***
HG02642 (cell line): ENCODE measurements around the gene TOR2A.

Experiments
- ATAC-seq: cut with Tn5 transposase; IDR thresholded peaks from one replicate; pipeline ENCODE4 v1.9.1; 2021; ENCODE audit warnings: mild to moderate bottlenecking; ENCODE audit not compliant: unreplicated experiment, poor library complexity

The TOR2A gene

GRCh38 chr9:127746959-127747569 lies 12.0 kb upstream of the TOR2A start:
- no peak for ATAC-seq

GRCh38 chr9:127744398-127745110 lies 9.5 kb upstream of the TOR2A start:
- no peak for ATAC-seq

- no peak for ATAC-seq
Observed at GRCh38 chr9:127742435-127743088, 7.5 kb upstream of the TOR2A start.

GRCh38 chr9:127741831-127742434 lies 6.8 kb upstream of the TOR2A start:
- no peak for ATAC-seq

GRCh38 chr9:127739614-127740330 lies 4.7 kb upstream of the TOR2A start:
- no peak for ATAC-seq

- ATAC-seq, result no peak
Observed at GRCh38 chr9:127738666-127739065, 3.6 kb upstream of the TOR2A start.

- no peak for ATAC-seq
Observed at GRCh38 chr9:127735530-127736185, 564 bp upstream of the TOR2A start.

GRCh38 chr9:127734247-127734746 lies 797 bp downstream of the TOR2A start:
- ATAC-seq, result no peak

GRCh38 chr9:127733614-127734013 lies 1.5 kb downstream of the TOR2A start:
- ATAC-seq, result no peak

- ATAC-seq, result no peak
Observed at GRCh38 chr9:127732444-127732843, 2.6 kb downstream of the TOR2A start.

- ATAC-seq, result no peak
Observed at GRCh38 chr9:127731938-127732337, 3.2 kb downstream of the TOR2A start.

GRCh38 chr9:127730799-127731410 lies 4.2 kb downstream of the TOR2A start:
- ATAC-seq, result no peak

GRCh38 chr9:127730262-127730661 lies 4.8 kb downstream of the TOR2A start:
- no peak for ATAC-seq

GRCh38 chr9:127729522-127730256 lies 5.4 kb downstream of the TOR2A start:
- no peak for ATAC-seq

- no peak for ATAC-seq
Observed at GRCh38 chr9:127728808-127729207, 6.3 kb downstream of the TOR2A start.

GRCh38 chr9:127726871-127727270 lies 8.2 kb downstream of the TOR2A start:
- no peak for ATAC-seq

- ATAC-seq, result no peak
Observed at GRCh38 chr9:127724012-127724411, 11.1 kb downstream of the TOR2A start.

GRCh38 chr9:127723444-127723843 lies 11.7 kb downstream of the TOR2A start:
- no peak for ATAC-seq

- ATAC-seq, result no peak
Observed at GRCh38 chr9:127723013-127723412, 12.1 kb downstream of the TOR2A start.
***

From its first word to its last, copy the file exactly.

HG02642 (cell line): ENCODE measurements around the gene TOR2A.

Experiments
- ATAC-seq: cut with Tn5 transposase; IDR thresholded peaks from one replicate; pipeline ENCODE4 v1.9.1; 2021; ENCODE audit warnings: mild to moderate bottlenecking; ENCODE audit not compliant: unreplicated experiment, poor library complexity

The TOR2A gene

GRCh38 chr9:127746959-127747569 lies 12.0 kb upstream of the TOR2A start:
- no peak for ATAC-seq

GRCh38 chr9:127744398-127745110 lies 9.5 kb upstream of the TOR2A start:
- no peak for ATAC-seq

- no peak for ATAC-seq
Observed at GRCh38 chr9:127742435-127743088, 7.5 kb upstream of the TOR2A start.

GRCh38 chr9:127741831-127742434 lies 6.8 kb upstream of the TOR2A start:
- no peak for ATAC-seq

GRCh38 chr9:127739614-127740330 lies 4.7 kb upstream of the TOR2A start:
- no peak for ATAC-seq

- ATAC-seq, result no peak
Observed at GRCh38 chr9:127738666-127739065, 3.6 kb upstream of the TOR2A start.

- no peak for ATAC-seq
Observed at GRCh38 chr9:127735530-127736185, 564 bp upstream of the TOR2A start.

GRCh38 chr9:127734247-127734746 lies 797 bp downstream of the TOR2A start:
- ATAC-seq, result no peak

GRCh38 chr9:127733614-127734013 lies 1.5 kb downstream of the TOR2A start:
- ATAC-seq, result no peak

- ATAC-seq, result no peak
Observed at GRCh38 chr9:127732444-127732843, 2.6 kb downstream of the TOR2A start.

- ATAC-seq, result no peak
Observed at GRCh38 chr9:127731938-127732337, 3.2 kb downstream of the TOR2A start.

GRCh38 chr9:127730799-127731410 lies 4.2 kb downstream of the TOR2A start:
- ATAC-seq, result no peak

GRCh38 chr9:127730262-127730661 lies 4.8 kb downstream of the TOR2A start:
- no peak for ATAC-seq

GRCh38 chr9:127729522-127730256 lies 5.4 kb downstream of the TOR2A start:
- no peak for ATAC-seq

- no peak for ATAC-seq
Observed at GRCh38 chr9:127728808-127729207, 6.3 kb downstream of the TOR2A start.

GRCh38 chr9:127726871-127727270 lies 8.2 kb downstream of the TOR2A start:
- no peak for ATAC-seq

- ATAC-seq, result no peak
Observed at GRCh38 chr9:127724012-127724411, 11.1 kb downstream of the TOR2A start.

GRCh38 chr9:127723444-127723843 lies 11.7 kb downstream of the TOR2A start:
- no peak for ATAC-seq

- ATAC-seq, result no peak
Observed at GRCh38 chr9:127723013-127723412, 12.1 kb downstream of the TOR2A start.